Understanding the 2016 Presidential Election: An analysis of how economic and race/immigration politics influenced swing voters

Presented by:
Tim Renier, Margaret Blakeman, Rammah Shandaq (St. Olaf College)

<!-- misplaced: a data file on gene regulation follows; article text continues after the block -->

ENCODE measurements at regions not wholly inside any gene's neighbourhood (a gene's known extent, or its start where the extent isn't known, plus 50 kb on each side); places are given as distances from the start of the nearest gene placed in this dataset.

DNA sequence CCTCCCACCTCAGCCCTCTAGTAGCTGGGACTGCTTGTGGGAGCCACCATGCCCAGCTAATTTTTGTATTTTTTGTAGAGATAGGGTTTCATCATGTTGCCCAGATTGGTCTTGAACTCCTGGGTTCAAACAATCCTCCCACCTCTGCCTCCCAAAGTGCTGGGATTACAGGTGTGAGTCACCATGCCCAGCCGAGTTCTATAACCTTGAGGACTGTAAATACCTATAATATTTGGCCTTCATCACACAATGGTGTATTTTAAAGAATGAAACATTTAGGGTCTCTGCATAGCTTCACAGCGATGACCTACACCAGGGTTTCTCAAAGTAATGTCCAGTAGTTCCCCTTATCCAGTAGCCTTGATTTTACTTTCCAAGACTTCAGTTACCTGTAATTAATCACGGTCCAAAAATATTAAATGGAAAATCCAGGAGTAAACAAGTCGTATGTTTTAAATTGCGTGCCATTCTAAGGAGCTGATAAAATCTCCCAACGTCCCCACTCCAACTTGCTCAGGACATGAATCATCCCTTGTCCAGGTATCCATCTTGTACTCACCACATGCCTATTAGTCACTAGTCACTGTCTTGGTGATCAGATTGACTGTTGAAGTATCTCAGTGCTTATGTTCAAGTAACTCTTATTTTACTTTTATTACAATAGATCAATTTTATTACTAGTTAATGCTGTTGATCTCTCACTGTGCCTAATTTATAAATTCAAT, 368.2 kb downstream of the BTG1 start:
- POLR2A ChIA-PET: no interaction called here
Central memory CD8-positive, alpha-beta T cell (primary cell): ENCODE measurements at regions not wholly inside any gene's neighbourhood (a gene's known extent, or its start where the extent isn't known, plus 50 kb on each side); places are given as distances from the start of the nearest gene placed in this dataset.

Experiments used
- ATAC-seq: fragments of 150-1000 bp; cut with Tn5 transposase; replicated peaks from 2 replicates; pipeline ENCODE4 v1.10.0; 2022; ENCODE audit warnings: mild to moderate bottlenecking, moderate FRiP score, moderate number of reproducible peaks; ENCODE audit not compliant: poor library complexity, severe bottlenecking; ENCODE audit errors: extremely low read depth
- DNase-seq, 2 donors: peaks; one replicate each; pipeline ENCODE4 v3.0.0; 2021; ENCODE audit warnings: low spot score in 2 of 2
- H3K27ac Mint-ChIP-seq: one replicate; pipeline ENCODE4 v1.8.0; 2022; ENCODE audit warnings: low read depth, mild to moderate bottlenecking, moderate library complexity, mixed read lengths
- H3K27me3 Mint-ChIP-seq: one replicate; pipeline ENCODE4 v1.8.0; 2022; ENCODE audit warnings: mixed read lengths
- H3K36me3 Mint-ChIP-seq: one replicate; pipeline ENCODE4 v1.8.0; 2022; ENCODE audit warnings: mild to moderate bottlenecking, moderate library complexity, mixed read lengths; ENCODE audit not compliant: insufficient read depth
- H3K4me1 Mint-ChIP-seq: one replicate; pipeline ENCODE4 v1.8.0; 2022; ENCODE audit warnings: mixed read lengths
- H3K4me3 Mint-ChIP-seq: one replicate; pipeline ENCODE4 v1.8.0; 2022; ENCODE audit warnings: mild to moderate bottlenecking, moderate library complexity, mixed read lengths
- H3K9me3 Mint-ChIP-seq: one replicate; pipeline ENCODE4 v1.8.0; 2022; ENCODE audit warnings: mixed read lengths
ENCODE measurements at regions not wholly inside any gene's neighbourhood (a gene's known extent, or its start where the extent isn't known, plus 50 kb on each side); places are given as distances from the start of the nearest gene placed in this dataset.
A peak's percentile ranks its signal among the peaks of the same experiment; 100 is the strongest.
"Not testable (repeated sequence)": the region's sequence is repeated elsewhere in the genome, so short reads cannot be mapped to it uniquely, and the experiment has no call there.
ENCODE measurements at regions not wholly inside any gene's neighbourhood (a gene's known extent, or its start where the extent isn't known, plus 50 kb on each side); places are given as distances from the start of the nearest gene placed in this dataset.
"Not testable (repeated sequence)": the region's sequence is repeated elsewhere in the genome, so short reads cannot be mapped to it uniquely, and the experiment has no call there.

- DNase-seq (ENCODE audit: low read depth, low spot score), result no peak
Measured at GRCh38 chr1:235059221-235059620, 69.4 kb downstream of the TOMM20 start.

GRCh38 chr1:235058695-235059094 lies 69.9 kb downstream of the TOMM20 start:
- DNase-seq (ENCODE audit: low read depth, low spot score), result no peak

The 2016 US Presidential Election was unprecedented, as traditional prediction methods failed to forecast the outcome. Using a demographic and political opinion survey of confirmed voters, we characterized President Trump’s voters, particularly “non-Republicans,” with two hypotheses: 1) Trump voters were economically downtrodden and 2) voters aligned with Trump’s immigration and race rhetoric. We created two multilevel models with voter and state level variables and found partial support for the “economically downtrodden” hypothesis: a belief the economy became worse under President Obama was a strong predictor of a non-Republican vote for Trump. Actual income was not a significant predictor of vote. We also found support for the “race politics” hypothesis: supporting policies to curb immigration was a meaningful predictor non-Republicans would vote for Trump. While Republicans largely followed party lines, swing voters expressed discontent with the status of current economic and immigration/race issues and propelled Trump to the White House.